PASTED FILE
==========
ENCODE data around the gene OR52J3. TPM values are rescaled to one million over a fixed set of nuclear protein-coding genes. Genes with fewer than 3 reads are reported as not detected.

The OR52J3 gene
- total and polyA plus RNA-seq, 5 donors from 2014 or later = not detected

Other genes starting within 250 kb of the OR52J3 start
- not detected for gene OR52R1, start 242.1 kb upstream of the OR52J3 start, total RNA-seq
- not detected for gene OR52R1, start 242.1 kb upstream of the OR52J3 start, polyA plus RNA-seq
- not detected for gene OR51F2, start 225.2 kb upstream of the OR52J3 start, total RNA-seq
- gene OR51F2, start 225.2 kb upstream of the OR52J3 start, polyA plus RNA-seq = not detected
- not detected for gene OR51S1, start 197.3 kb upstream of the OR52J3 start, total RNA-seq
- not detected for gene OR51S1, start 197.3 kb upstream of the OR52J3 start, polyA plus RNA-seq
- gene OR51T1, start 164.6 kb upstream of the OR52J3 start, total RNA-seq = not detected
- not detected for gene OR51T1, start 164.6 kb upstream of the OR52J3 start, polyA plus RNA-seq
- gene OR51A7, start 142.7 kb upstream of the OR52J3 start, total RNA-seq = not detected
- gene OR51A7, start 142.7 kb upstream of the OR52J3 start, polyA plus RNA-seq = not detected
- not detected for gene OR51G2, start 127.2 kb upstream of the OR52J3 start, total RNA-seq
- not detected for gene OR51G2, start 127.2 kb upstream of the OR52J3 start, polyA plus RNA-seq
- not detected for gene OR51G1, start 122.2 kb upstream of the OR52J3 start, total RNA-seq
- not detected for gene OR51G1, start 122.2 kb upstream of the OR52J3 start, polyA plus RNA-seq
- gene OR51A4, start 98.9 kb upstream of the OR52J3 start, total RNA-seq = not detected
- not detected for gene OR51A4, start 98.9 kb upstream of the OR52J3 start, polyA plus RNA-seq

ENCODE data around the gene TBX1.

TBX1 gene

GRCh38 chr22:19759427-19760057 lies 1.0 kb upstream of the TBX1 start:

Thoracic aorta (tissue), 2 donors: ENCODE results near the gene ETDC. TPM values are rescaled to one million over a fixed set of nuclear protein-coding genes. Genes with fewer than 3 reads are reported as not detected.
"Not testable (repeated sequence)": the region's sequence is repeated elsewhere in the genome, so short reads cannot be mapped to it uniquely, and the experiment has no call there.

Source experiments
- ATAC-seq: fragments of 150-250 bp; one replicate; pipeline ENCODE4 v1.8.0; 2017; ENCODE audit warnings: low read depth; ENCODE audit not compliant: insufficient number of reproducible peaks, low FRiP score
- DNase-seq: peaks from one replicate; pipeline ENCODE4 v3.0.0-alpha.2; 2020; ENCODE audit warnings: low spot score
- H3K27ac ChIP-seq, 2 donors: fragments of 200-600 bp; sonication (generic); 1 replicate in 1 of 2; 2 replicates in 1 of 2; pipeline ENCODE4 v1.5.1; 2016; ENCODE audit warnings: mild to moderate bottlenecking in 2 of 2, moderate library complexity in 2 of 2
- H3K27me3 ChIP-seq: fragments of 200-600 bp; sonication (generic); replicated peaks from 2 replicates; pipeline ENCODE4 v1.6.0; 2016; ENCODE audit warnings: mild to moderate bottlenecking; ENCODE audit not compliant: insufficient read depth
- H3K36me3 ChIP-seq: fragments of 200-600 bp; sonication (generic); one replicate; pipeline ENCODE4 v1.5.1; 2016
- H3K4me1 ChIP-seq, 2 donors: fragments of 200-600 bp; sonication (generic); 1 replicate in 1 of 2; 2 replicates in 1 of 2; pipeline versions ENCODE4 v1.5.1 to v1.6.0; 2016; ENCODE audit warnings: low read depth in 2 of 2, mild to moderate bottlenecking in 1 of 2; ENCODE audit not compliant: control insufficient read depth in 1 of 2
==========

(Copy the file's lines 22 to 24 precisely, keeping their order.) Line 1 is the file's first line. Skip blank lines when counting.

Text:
TBX1 gene

GRCh38 chr22:19759427-19760057 lies 1.0 kb upstream of the TBX1 start:

Thoracic aorta (tissue), 2 donors: ENCODE results near the gene ETDC. TPM values are rescaled to one million over a fixed set of nuclear protein-coding genes. Genes with fewer than 3 reads are reported as not detected.